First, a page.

Obama running out of time on Libya aggression

Obama has five days to get Congressional authorization for the intervention in Libya and must answer for armed actions in Libya before Sunday.

The United States House of Representatives on Tuesday demanded an explanation from the president, Barack Obama, on the operations that the country is taking in Libya and warned that failure to get congressional authorization for these actions before Sunday could be violating the War Powers Act.

The Speaker of the House of Representatives, John Boehner, explained in a letter sent to the White House that the Government must obtain authorization or cancel the operation in the African country, otherwise it is in violation of the regulations.

''It seems that within five days the administration will be in violation of the War Powers Resolution if it doesn't ask for and receive authorization from Congress or withdraws all troops and U.S. resources from the mission," expressed Boehner.

The highest authority of the House asked Obama if he had made a "legal analysis" of the situation to justify the actions in Libya due to the "gravity of the constitutional and statutory questions" involved the situation.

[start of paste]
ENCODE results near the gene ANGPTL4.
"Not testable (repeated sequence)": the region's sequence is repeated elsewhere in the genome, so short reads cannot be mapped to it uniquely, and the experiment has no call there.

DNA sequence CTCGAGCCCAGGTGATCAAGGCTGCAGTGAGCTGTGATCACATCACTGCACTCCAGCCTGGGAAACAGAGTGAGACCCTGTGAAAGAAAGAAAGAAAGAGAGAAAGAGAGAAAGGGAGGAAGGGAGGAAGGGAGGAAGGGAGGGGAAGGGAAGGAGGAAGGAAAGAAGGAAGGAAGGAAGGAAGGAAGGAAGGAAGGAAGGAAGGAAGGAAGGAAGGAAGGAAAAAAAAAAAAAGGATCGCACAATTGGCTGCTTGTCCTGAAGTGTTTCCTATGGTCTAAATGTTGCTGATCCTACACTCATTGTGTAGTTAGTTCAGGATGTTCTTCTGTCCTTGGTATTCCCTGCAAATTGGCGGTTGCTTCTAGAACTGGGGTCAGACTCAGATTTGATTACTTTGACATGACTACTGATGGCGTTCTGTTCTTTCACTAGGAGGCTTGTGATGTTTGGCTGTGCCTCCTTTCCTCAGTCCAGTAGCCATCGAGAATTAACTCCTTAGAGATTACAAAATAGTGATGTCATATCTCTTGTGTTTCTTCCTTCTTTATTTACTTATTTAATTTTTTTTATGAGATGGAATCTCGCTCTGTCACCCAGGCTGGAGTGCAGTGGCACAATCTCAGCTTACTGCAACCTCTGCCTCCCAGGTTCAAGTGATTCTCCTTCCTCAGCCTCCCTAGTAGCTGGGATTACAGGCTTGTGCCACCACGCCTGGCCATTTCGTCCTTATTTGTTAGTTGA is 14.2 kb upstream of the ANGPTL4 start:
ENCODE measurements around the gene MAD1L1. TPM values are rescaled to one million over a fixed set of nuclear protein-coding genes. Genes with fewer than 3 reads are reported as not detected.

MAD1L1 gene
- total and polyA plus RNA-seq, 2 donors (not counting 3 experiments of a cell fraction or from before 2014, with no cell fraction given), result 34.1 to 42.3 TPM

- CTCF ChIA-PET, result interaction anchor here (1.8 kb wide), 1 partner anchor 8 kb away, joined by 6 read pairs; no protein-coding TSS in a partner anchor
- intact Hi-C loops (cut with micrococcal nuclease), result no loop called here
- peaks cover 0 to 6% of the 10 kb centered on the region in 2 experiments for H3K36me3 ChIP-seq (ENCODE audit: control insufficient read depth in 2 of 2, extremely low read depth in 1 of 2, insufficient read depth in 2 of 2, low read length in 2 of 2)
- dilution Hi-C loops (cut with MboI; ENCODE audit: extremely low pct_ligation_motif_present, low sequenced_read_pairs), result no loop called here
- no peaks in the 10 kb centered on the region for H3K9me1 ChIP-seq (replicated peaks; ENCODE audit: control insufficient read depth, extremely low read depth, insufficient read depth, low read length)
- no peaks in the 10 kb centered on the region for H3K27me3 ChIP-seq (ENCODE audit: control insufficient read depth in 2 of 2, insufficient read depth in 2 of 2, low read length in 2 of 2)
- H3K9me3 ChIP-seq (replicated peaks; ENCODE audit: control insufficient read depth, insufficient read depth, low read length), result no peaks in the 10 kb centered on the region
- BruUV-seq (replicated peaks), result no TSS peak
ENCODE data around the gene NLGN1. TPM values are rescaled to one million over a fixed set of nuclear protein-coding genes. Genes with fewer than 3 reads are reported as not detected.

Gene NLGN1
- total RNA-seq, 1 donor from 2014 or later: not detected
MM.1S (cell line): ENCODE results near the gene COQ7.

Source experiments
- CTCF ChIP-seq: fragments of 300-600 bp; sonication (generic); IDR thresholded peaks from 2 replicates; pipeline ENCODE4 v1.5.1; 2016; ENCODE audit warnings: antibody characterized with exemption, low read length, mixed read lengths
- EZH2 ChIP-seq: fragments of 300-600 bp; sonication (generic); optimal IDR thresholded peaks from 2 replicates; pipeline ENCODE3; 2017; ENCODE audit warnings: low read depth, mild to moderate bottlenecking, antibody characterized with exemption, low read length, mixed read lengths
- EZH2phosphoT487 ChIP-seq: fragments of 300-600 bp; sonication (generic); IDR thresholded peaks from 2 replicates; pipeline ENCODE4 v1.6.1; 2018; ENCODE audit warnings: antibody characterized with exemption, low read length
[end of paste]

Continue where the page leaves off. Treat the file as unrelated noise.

The War Powers Act aims to establish the powers of the president and Congress in military interventions.

This legislation was passed in 1973 during the tenure of President Richard Nixon (1969-1974) over the veto of the head of state.

The resolution prohibits the U.S. military from being part of a military operation for more than 60 days without congressional authorization, and if authorization is not given, a period of 30 days to withdraw troops.

The United States House of Representatives, on June 3rd, approved a resolution which demanded President Obama produce details of the actions of the Armed Forces in Libya, amid a war not sanctioned by Congress. The representatives also demanded the immediate withdrawal of troops from the African country.

Last March, Obama notified the Congress of U.S. military involvement in operations in Libya, nevertheless, he did not ask authorization from that entity to carry out this intervention.

Among the backers of the White House is Sen. John McCain of Arizona, a leading proponent of military action against Gadhafi, Obama's presidential rival in the 2008 election. McCain warned his GOP colleagues against any steps that would send a positive signal to Gadhafi.

"I caution my friends, both here in the Senate and in the House of Representatives, that we don't want to do anything or pass legislation which would encourage Gadhafi to remain in power," McCain told reporters.

Representative. Dennis Kucinich, D-Ohio, said he and Representative Walter Jones, R-N.C., will file a complaint in federal court Wednesday over the Libyan war.


Translated from the Spanish version by:

Lisa Karpova


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Author`s name Oksana Orlovskaya